I know most of this comes from characters or relationships being retconned in, but it all just seems sloppy to me.

  9. James Hayes-Barber says:

    Si, that’s not that different than irl families that are blended or have age gaps or have siblings raised by different people. My mom has an aunt younger than her because my great grandad had a child not known. When my Grandma reunited with her unknown sister she was welcomed into the family with open arms.

  10. Drew says:

    I know it’s too late because it’s established canon by now, but maybe we just ignore the ill-conceived retcon that the Cuckoos are clones of Emma? And have them go back to just being five blondes with telepathy that Emma consciously molded to talk and dress like her?

  11. Uncanny X-Ben says:

    Phoenix Endsong was dreadful.

    Greg Pak and Greg Land…

    At least we got Quentin Quire back (as basically an entirely different character.)

  12. Si says:

    Sure anyone can be accepted as family, that’s perfectly understandable. But that’s about love. What I find hard to swallow is all the baggage that goes along with traditional family, the kind that you only really get after being close together for years. There’s often no reason for any of that to exist in the comic.

  13. Si says:

    And yes, I agree with Drew. For so many reasons, but if only because Emma Frost is canonically a bottle blonde but her supposed clones are not.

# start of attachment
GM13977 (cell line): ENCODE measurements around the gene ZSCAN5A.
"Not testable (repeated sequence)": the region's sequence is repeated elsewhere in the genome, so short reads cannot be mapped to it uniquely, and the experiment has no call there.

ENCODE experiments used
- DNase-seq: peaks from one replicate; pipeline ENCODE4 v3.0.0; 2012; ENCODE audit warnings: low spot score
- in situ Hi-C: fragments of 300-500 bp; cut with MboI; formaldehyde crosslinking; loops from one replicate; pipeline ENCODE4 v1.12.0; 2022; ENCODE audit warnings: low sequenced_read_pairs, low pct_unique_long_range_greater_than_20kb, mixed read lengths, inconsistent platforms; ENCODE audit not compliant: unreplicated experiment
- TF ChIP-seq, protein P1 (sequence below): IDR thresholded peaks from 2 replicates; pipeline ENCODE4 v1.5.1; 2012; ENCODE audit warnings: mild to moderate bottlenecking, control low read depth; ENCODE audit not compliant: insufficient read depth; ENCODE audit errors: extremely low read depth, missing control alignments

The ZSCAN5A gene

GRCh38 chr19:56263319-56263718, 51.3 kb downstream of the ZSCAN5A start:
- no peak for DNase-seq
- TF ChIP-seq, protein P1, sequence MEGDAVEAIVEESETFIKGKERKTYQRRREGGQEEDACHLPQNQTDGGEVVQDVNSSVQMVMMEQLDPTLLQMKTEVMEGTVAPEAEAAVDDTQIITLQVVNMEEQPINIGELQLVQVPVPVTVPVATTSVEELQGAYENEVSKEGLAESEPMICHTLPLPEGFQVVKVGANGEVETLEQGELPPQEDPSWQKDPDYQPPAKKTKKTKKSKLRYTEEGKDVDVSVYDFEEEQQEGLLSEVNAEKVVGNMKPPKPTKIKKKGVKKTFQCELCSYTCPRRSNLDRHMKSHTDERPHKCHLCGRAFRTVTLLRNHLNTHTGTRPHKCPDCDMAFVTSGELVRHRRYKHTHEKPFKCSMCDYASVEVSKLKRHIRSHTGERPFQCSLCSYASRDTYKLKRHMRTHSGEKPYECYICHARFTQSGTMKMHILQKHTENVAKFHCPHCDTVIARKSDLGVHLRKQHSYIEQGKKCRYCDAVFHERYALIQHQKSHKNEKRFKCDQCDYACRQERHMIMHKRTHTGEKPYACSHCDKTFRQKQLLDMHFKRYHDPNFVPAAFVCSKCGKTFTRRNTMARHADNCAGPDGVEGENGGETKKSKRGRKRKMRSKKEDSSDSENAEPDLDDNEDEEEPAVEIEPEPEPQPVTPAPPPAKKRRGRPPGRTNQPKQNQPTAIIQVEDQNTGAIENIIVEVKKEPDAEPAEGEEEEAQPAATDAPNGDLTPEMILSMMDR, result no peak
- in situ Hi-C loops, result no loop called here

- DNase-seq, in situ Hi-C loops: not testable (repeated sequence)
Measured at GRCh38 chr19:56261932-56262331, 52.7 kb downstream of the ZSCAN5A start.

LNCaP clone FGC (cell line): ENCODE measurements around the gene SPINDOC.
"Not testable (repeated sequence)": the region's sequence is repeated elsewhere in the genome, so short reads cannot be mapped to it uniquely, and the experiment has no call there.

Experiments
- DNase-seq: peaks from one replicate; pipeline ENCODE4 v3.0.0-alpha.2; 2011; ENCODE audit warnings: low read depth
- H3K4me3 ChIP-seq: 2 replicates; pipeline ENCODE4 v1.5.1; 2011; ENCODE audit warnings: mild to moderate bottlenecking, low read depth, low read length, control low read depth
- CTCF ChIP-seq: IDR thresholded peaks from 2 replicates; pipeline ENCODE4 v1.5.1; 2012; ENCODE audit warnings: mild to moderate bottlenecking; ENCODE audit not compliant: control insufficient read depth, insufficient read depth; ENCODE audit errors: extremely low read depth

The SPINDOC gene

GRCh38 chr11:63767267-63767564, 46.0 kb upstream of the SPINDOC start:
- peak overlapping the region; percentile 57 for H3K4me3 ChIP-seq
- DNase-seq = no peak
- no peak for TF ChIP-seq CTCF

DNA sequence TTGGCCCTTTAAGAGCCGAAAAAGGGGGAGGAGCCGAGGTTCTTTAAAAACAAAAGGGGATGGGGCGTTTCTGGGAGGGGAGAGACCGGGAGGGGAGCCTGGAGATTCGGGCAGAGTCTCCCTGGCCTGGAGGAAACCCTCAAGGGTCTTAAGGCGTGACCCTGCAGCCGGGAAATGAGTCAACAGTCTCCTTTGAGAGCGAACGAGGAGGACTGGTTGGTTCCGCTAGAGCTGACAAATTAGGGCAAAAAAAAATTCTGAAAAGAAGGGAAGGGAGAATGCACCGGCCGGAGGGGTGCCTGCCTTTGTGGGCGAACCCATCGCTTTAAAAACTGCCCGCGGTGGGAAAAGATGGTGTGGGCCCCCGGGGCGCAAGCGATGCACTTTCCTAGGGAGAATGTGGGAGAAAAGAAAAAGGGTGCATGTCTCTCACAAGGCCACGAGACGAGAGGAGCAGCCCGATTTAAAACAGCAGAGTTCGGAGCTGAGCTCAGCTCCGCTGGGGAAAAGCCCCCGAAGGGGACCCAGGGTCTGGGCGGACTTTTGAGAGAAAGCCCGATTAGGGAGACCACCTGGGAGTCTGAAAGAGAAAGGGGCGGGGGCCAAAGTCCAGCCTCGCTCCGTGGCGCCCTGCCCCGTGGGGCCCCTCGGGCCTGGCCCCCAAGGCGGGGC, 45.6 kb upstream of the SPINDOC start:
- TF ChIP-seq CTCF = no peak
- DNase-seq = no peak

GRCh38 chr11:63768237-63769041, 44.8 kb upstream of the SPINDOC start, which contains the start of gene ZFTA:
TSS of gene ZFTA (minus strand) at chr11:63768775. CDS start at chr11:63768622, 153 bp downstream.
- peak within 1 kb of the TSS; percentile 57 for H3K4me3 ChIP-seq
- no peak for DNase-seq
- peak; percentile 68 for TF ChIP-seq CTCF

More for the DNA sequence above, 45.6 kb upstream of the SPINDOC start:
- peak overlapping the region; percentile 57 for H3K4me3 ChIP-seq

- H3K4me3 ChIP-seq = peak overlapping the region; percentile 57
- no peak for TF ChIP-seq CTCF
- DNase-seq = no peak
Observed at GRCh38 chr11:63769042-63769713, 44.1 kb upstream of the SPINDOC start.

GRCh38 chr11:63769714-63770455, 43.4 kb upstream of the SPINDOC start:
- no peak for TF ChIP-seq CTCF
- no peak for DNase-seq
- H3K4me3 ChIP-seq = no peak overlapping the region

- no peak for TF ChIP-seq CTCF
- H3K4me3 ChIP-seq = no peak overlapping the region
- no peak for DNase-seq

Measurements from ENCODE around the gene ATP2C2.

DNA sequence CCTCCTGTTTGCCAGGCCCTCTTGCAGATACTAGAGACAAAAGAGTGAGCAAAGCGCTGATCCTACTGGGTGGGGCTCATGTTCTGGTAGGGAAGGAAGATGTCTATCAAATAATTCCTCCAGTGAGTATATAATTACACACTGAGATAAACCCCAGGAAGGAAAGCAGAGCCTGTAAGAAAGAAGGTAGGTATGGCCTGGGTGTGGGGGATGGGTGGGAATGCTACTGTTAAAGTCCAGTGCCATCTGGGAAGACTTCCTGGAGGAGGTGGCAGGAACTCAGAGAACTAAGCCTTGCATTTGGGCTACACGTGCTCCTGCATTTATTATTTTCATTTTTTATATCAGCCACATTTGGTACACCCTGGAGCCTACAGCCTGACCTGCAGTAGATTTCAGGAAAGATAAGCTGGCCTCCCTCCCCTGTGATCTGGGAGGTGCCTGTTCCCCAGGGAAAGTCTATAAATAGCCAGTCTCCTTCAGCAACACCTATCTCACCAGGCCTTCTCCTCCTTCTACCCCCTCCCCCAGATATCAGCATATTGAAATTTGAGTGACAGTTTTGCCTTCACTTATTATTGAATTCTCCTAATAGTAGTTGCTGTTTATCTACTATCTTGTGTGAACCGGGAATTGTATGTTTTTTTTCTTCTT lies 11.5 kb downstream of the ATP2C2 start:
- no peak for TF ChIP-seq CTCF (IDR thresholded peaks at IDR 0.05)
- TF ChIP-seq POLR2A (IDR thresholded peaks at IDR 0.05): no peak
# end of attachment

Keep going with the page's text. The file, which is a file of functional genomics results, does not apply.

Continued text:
But mind you, the Cuckoos aren’t exactly clones anyway, not in a Mr Sinister kind of way. They were grown from Frost’s eggs, so they’re really individual offspring of Frost, born via artificial asexual reproduction.

  14. Thom H. says:

    Everything about that explanation makes me roll my eyes. Very little is gained by making more characters related to each other by blood/cloning/whatever.

    The exception that jumps to mind is Magneto being Quicksilver and Scarlet Witch’s father. But of course that has been undone in favor of him being Polaris’ father because…they have the same power? Ugh. So boring.

  15. Si says:

    No I agree, the Cuckoos should be their own thing, tying them to frost was stupid. Way too many families and dynasties going on in Marvel, it’s positively incestuous. The Pym family tree is the worst (and somewhere there’s a child of Wasp and Havok, which intertwines it with the nearly as awful Summers family tree).

  16. Alastair says: